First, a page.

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Making an enduring impression in the notoriously short-lived world of social media is arguably behind the success of Wyke Farms’s now-trademarked ‘Free Cheese Fridays’ campaign. TBO examines the implications for protecting the cheese maker’s IP.
The life expectancy of most social media campaigns is very short. Biscuit manufacturer Oreo’s intervention during the power outage at the Super Bowl in 2013 had only a brief life. During the blackout, the company tweeted “Power out? No problem” with an accompanying picture of an Oreo lighting up a dark background. Underneath the image was the tagline “you can still dunk in the dark”, with the company reassuring customers that the consumption of Oreos is not contingent on how much light is available.
The intervention generated 15,000 re-tweets, ultimately raising the profile of the brand as interactive and good-humoured. The time-specific nature of the tweet, however, meant it had only a limited time to stay in the public imagination. Social media are increasingly central to brands’ advertising campaigns, and this may force them to be more imaginative as they look to cement themselves in the public imagination for a longer period of time.
Making a lasting impression is arguably behind the success of Wyke Farms’s ‘Free Cheese Friday’ social media campaign which, as TBO has reported, has been registered as a trademark in the UK. After the mark was registered, the cheese maker announced that it was the first trademark to be registered based on the strength of a social media campaign. The company had circumvented the usual route of taking a registered trademark and then deploying it as a hashtag.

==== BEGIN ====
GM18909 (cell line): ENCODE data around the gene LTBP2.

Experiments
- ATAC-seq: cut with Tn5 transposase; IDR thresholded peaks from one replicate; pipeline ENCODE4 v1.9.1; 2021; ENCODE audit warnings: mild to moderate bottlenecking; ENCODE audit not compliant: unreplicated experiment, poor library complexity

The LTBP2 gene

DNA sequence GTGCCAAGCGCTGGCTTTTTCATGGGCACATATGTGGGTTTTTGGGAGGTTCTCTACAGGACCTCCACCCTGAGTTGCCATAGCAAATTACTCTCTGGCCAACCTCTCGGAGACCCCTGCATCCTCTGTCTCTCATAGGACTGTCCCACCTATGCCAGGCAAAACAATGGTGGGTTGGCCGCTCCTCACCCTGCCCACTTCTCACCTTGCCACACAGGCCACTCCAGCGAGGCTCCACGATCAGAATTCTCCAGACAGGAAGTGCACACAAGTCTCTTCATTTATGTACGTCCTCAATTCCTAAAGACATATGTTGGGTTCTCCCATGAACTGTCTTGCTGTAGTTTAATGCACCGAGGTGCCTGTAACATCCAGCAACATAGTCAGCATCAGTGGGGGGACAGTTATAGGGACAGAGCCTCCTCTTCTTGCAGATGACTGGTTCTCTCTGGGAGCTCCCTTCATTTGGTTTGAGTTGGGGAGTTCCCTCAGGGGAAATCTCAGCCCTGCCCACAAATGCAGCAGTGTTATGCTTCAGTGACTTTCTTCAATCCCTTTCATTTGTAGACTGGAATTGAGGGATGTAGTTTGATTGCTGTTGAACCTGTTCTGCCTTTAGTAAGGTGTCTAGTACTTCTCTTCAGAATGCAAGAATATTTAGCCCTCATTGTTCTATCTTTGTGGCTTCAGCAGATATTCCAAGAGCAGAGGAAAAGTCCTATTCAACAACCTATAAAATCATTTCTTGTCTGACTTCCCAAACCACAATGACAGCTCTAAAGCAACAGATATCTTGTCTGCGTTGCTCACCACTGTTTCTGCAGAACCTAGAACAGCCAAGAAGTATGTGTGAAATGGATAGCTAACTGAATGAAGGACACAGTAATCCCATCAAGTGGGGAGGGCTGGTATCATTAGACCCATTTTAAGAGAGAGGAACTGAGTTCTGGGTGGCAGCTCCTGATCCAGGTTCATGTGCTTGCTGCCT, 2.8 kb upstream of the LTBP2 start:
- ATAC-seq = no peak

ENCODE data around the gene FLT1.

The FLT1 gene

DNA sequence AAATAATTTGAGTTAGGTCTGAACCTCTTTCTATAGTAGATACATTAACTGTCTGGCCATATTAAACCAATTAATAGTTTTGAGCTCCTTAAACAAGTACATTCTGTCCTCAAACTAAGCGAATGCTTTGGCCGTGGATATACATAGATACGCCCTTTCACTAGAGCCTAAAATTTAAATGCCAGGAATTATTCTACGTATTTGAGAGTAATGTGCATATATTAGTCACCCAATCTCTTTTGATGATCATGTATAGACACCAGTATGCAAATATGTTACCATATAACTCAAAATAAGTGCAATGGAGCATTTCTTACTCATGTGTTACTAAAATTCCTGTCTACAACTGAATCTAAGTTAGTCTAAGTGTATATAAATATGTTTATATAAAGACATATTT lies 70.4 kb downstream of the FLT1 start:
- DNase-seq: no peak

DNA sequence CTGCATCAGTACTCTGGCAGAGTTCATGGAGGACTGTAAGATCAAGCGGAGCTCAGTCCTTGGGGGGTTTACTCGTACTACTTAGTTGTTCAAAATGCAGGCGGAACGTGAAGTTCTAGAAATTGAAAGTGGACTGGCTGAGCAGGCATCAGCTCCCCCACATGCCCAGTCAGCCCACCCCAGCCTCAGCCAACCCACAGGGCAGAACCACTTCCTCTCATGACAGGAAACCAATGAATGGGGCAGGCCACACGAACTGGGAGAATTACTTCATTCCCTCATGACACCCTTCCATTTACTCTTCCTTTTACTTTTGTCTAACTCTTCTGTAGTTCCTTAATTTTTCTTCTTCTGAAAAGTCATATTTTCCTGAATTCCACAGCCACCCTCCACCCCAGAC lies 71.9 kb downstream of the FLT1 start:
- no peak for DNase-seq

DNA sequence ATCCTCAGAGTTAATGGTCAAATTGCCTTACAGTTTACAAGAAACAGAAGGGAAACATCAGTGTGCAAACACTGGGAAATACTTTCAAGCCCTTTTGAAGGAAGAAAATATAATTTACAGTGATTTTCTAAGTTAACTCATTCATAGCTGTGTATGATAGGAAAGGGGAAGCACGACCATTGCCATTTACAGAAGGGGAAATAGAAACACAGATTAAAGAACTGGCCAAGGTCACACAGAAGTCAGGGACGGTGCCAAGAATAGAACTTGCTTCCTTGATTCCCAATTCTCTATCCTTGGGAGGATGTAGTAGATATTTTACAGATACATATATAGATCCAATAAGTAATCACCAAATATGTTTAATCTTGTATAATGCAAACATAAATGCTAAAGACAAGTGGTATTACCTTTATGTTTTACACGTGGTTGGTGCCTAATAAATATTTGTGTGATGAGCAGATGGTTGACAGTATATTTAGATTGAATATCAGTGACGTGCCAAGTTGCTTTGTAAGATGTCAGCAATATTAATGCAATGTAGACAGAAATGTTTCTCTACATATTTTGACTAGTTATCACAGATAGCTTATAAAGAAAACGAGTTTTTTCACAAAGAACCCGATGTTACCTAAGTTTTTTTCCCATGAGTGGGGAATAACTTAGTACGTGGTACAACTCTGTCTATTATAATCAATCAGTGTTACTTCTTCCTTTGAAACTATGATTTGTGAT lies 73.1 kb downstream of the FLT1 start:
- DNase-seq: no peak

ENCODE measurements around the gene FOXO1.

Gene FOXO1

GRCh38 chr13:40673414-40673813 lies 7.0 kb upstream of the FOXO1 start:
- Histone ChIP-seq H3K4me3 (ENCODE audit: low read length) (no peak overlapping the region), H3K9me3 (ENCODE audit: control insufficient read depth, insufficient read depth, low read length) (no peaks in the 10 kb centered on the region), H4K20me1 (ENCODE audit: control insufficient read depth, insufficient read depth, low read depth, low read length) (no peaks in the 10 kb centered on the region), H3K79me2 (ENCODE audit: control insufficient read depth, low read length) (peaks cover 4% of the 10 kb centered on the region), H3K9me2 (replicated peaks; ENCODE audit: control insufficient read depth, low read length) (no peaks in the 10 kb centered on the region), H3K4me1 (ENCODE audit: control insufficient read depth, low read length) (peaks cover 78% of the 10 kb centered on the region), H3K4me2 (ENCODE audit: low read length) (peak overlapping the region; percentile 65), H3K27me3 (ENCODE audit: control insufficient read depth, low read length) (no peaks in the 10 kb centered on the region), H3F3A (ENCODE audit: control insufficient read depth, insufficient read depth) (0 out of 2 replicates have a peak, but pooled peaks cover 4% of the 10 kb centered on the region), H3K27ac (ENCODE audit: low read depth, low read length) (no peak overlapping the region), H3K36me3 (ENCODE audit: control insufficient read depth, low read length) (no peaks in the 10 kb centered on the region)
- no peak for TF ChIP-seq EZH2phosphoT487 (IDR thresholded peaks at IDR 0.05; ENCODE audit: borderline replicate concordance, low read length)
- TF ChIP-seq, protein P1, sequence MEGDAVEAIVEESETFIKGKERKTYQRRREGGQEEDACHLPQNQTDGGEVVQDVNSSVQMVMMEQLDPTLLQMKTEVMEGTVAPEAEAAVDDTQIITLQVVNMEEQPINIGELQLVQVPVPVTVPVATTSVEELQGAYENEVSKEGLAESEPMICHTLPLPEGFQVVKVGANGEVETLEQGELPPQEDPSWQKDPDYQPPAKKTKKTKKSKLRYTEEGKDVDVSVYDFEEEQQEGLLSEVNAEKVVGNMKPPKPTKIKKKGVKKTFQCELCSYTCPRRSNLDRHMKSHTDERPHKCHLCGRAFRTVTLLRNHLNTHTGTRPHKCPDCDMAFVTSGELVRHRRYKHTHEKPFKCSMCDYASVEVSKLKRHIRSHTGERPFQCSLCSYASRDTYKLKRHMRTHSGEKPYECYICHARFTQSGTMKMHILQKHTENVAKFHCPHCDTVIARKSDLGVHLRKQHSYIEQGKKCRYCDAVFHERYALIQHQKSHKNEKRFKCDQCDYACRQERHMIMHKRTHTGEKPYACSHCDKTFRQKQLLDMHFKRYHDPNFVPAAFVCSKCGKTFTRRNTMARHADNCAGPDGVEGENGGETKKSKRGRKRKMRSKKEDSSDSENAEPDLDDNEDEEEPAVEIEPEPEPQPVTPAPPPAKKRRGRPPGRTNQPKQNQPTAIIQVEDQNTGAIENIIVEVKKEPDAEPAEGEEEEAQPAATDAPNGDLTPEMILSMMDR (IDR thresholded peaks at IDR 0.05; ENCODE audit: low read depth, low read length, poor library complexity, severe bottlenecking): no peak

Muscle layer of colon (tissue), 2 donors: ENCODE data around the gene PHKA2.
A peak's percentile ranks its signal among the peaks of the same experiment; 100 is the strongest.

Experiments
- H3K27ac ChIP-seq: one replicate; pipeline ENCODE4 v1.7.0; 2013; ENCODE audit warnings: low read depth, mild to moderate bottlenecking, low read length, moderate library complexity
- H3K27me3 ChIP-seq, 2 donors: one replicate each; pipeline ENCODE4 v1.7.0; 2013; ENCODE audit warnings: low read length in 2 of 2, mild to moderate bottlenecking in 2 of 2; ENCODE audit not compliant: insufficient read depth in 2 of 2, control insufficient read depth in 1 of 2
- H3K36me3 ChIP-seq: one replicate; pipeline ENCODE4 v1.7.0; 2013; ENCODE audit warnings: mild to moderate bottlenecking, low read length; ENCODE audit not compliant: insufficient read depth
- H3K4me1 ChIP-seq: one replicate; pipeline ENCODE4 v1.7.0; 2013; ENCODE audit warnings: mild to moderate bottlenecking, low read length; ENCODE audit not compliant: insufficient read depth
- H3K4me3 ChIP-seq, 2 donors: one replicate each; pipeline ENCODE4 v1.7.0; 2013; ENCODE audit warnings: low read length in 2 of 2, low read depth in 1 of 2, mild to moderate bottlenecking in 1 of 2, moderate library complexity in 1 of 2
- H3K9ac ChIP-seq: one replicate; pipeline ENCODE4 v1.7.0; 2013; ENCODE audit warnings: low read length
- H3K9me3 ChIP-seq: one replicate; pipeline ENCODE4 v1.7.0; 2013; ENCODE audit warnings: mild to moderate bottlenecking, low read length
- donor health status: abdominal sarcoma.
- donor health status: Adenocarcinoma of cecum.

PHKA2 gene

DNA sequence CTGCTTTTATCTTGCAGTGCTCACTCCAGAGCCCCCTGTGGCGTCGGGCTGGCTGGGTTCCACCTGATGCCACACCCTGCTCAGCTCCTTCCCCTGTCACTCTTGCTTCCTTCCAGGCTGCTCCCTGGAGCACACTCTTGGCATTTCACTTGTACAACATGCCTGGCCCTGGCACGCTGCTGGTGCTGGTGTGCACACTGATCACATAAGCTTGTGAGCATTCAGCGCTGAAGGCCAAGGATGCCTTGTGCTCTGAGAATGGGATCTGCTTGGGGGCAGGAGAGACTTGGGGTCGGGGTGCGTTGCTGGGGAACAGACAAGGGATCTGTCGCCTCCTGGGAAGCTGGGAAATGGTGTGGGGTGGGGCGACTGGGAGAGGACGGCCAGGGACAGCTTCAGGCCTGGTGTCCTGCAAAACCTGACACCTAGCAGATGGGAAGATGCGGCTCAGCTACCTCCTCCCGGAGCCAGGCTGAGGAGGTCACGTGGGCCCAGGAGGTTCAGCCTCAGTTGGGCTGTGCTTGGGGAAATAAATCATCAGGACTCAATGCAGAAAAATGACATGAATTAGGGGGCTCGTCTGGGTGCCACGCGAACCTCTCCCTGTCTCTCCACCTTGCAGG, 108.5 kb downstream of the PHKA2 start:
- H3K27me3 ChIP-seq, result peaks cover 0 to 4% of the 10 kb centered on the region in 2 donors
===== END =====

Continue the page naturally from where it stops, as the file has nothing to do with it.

Established in 2010, the ‘Free Cheese Fridays’ campaign has run every Friday across the company’s Facebook and Twitter pages, rewarding a respondent chosen at random with free cheese. The competition has doubled in size every year and now approximately 25,000 people enter every month.
Asserting IP rights
Rich Clothier, managing director of Wyke Farms, tells TBO he wants to take it further. It is clear to him that doing that requires adequate IP protection for what is now the slogan of the campaign.
But Clothier has anticipated the potential backlash that may occur with any assertion of IP rights and is determined to allay any concerns customers may have about participating in the campaign. “Consumers will be free to engage at will,” he says. “The protection is more about business protection and stopping other companies from hijacking our ‘vehicle’.”
He wants to create a dialogue with users to reassure them that the trademark does not mean the cheese maker will be filing infringement lawsuits against enthusiastic fans. “In our experience people do not deliberately infringe; this is usually accidental.”
It is perhaps necessary for the cheese maker to be careful about asserting its trademark, considering previous public backlashes to IP owners.